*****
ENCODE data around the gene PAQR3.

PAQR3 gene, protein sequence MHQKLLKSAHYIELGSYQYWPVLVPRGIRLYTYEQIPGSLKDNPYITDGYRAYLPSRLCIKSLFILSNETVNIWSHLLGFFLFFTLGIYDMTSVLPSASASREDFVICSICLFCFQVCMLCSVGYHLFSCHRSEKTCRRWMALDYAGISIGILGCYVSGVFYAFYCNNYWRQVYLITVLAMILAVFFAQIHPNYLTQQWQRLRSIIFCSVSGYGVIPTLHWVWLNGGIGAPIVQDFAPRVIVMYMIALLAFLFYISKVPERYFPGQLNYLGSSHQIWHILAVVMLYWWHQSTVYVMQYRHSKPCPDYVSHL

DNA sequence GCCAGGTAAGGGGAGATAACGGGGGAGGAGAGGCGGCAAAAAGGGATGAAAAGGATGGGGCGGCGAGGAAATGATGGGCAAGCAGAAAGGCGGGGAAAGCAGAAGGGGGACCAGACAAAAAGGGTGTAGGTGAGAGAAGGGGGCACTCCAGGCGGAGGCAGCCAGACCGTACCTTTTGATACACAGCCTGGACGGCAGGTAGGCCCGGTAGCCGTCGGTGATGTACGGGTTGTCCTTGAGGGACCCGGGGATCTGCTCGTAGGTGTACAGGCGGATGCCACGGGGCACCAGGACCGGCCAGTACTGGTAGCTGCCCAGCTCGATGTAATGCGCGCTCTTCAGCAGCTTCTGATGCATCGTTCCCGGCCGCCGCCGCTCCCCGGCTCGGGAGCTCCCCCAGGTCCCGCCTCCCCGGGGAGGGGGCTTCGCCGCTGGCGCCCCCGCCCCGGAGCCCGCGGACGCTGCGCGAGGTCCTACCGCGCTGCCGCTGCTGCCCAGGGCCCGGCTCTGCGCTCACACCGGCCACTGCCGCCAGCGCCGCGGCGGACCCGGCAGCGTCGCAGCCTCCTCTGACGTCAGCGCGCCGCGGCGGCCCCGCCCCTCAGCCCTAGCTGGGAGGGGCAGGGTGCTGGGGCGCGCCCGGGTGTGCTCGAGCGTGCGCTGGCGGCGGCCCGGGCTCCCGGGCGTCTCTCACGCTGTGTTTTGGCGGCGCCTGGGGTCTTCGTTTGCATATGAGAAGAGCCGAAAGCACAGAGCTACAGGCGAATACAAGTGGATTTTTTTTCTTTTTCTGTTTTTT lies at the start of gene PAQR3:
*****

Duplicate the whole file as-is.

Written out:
ENCODE data around the gene PAQR3.

PAQR3 gene, protein sequence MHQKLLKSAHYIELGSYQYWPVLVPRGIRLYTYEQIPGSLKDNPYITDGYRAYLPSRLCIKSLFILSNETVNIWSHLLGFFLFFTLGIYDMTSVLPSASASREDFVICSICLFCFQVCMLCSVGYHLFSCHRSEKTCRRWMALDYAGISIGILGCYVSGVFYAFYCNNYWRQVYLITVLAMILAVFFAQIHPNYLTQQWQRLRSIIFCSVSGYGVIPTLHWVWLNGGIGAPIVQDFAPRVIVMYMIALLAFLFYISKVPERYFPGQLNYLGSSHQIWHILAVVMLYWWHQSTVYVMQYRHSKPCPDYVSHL

DNA sequence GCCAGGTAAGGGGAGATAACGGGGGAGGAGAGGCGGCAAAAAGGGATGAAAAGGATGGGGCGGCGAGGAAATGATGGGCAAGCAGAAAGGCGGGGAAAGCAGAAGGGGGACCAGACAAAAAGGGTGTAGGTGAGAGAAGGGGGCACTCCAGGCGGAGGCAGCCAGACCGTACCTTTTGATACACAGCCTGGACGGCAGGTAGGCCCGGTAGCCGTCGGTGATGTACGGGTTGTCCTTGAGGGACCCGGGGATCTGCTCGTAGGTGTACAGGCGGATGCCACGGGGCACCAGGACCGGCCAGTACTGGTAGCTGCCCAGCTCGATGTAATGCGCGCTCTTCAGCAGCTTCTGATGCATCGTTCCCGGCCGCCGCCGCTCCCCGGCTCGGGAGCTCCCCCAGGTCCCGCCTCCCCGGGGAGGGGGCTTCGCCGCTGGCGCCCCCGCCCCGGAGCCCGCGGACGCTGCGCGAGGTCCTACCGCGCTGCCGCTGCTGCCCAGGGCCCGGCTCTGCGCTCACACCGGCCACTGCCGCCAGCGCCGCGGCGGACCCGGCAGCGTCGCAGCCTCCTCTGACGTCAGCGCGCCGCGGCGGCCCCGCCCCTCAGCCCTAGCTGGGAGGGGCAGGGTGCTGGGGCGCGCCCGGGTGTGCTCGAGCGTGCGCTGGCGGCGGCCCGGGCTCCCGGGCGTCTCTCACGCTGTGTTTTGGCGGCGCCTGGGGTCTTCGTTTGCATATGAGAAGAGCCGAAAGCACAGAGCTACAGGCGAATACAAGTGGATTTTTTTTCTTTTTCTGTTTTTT lies at the start of gene PAQR3: